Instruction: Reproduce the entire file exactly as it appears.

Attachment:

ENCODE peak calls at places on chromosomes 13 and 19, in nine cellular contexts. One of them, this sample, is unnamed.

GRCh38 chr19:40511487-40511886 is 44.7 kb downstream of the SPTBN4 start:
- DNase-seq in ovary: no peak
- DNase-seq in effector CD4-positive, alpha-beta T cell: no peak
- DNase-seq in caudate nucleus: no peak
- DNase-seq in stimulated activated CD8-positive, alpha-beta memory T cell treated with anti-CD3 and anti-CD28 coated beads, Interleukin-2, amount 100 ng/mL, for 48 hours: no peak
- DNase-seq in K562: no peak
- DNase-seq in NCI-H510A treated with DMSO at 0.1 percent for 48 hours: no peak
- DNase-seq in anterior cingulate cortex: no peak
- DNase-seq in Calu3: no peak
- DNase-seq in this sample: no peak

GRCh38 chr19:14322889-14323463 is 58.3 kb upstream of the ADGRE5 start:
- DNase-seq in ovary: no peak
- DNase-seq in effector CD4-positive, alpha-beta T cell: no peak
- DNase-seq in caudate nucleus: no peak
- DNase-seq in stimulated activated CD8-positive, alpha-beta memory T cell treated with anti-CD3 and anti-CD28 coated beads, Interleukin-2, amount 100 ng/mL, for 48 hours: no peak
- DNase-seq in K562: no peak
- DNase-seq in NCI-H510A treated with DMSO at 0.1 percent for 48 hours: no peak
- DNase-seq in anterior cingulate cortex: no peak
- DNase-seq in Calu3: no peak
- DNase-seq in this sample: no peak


ENCODE peak calls at places on chromosomes 13 and 19, in nine cellular contexts. One of them, this sample, is unnamed.

GRCh38 chr19:40511487-40511886 is 44.7 kb downstream of the SPTBN4 start:
- DNase-seq in ovary: no peak
- DNase-seq in effector CD4-positive, alpha-beta T cell: no peak
- DNase-seq in caudate nucleus: no peak
- DNase-seq in stimulated activated CD8-positive, alpha-beta memory T cell treated with anti-CD3 and anti-CD28 coated beads, Interleukin-2, amount 100 ng/mL, for 48 hours: no peak
- DNase-seq in K562: no peak
- DNase-seq in NCI-H510A treated with DMSO at 0.1 percent for 48 hours: no peak
- DNase-seq in anterior cingulate cortex: no peak
- DNase-seq in Calu3: no peak
- DNase-seq in this sample: no peak

GRCh38 chr19:14322889-14323463 is 58.3 kb upstream of the ADGRE5 start:
- DNase-seq in ovary: no peak
- DNase-seq in effector CD4-positive, alpha-beta T cell: no peak
- DNase-seq in caudate nucleus: no peak
- DNase-seq in stimulated activated CD8-positive, alpha-beta memory T cell treated with anti-CD3 and anti-CD28 coated beads, Interleukin-2, amount 100 ng/mL, for 48 hours: no peak
- DNase-seq in K562: no peak
- DNase-seq in NCI-H510A treated with DMSO at 0.1 percent for 48 hours: no peak
- DNase-seq in anterior cingulate cortex: no peak
- DNase-seq in Calu3: no peak
- DNase-seq in this sample: no peak